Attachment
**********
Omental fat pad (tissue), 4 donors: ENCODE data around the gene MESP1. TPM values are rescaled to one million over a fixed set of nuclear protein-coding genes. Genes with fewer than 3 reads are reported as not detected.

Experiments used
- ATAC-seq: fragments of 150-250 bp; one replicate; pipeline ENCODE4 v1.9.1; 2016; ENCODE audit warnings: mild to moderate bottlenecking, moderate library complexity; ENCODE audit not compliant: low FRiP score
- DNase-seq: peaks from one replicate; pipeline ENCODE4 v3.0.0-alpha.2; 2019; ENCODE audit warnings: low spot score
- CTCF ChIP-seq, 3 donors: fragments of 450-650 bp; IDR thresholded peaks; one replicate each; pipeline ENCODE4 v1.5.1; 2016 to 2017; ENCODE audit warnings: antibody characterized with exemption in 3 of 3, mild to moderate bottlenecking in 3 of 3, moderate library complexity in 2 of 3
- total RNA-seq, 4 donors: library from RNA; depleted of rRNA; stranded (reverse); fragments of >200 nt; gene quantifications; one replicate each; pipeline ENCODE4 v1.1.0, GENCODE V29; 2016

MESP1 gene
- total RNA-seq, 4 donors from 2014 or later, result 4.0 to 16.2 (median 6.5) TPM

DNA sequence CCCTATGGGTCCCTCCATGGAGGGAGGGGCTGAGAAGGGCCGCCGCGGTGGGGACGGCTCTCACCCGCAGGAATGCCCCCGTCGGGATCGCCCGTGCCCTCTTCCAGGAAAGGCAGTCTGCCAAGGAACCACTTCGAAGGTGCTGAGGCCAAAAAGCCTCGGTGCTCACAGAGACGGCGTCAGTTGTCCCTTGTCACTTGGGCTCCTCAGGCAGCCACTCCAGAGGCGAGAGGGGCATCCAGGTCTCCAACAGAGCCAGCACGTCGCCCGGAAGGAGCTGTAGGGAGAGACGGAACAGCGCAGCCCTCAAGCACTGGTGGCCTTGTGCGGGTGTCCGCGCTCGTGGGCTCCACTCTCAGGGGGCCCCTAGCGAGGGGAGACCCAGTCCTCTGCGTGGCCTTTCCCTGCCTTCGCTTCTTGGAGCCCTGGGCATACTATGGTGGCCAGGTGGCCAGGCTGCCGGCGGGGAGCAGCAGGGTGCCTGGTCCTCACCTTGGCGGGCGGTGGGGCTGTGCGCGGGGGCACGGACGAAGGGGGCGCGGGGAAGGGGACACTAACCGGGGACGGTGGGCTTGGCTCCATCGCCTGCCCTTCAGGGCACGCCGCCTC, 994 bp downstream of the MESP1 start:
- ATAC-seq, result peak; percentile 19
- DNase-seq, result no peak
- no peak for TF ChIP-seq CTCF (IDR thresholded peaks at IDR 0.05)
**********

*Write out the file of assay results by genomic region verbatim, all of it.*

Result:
Omental fat pad (tissue), 4 donors: ENCODE data around the gene MESP1. TPM values are rescaled to one million over a fixed set of nuclear protein-coding genes. Genes with fewer than 3 reads are reported as not detected.

Experiments used
- ATAC-seq: fragments of 150-250 bp; one replicate; pipeline ENCODE4 v1.9.1; 2016; ENCODE audit warnings: mild to moderate bottlenecking, moderate library complexity; ENCODE audit not compliant: low FRiP score
- DNase-seq: peaks from one replicate; pipeline ENCODE4 v3.0.0-alpha.2; 2019; ENCODE audit warnings: low spot score
- CTCF ChIP-seq, 3 donors: fragments of 450-650 bp; IDR thresholded peaks; one replicate each; pipeline ENCODE4 v1.5.1; 2016 to 2017; ENCODE audit warnings: antibody characterized with exemption in 3 of 3, mild to moderate bottlenecking in 3 of 3, moderate library complexity in 2 of 3
- total RNA-seq, 4 donors: library from RNA; depleted of rRNA; stranded (reverse); fragments of >200 nt; gene quantifications; one replicate each; pipeline ENCODE4 v1.1.0, GENCODE V29; 2016

MESP1 gene
- total RNA-seq, 4 donors from 2014 or later, result 4.0 to 16.2 (median 6.5) TPM

DNA sequence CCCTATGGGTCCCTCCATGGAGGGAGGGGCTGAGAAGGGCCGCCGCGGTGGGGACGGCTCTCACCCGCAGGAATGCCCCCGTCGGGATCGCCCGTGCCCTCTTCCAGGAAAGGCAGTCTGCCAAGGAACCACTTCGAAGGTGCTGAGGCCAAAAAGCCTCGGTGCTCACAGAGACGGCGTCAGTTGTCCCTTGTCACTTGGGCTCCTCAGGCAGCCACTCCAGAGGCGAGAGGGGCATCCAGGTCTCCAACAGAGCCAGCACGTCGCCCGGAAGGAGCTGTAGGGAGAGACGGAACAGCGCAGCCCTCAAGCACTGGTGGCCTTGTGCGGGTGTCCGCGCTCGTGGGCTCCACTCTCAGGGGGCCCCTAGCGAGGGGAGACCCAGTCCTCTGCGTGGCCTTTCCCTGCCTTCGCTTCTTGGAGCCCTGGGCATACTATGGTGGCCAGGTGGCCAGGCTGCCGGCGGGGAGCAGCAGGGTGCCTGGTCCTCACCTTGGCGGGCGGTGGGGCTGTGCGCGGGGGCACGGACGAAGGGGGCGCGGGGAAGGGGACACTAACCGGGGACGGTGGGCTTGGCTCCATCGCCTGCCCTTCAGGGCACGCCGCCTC, 994 bp downstream of the MESP1 start:
- ATAC-seq, result peak; percentile 19
- DNase-seq, result no peak
- no peak for TF ChIP-seq CTCF (IDR thresholded peaks at IDR 0.05)